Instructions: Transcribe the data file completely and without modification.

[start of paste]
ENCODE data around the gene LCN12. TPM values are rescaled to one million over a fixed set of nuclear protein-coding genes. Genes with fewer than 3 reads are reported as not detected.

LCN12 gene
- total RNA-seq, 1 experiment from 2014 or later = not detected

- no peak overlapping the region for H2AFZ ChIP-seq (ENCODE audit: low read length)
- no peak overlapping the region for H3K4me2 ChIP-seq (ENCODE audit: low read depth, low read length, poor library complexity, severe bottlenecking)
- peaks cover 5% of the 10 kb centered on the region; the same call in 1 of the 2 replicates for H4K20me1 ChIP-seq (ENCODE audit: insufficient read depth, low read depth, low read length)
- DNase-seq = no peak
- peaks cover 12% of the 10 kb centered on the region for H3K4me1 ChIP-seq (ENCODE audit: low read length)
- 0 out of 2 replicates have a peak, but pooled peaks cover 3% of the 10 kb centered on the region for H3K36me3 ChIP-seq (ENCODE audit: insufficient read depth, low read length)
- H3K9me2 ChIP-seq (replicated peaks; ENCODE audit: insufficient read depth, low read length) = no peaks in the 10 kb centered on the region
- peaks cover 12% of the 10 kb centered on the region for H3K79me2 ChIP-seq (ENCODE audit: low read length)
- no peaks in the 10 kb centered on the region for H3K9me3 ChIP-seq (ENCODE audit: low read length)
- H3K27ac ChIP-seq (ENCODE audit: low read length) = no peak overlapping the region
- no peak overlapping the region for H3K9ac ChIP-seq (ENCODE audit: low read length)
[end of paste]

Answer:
ENCODE data around the gene LCN12. TPM values are rescaled to one million over a fixed set of nuclear protein-coding genes. Genes with fewer than 3 reads are reported as not detected.

LCN12 gene
- total RNA-seq, 1 experiment from 2014 or later = not detected

- no peak overlapping the region for H2AFZ ChIP-seq (ENCODE audit: low read length)
- no peak overlapping the region for H3K4me2 ChIP-seq (ENCODE audit: low read depth, low read length, poor library complexity, severe bottlenecking)
- peaks cover 5% of the 10 kb centered on the region; the same call in 1 of the 2 replicates for H4K20me1 ChIP-seq (ENCODE audit: insufficient read depth, low read depth, low read length)
- DNase-seq = no peak
- peaks cover 12% of the 10 kb centered on the region for H3K4me1 ChIP-seq (ENCODE audit: low read length)
- 0 out of 2 replicates have a peak, but pooled peaks cover 3% of the 10 kb centered on the region for H3K36me3 ChIP-seq (ENCODE audit: insufficient read depth, low read length)
- H3K9me2 ChIP-seq (replicated peaks; ENCODE audit: insufficient read depth, low read length) = no peaks in the 10 kb centered on the region
- peaks cover 12% of the 10 kb centered on the region for H3K79me2 ChIP-seq (ENCODE audit: low read length)
- no peaks in the 10 kb centered on the region for H3K9me3 ChIP-seq (ENCODE audit: low read length)
- H3K27ac ChIP-seq (ENCODE audit: low read length) = no peak overlapping the region
- no peak overlapping the region for H3K9ac ChIP-seq (ENCODE audit: low read length)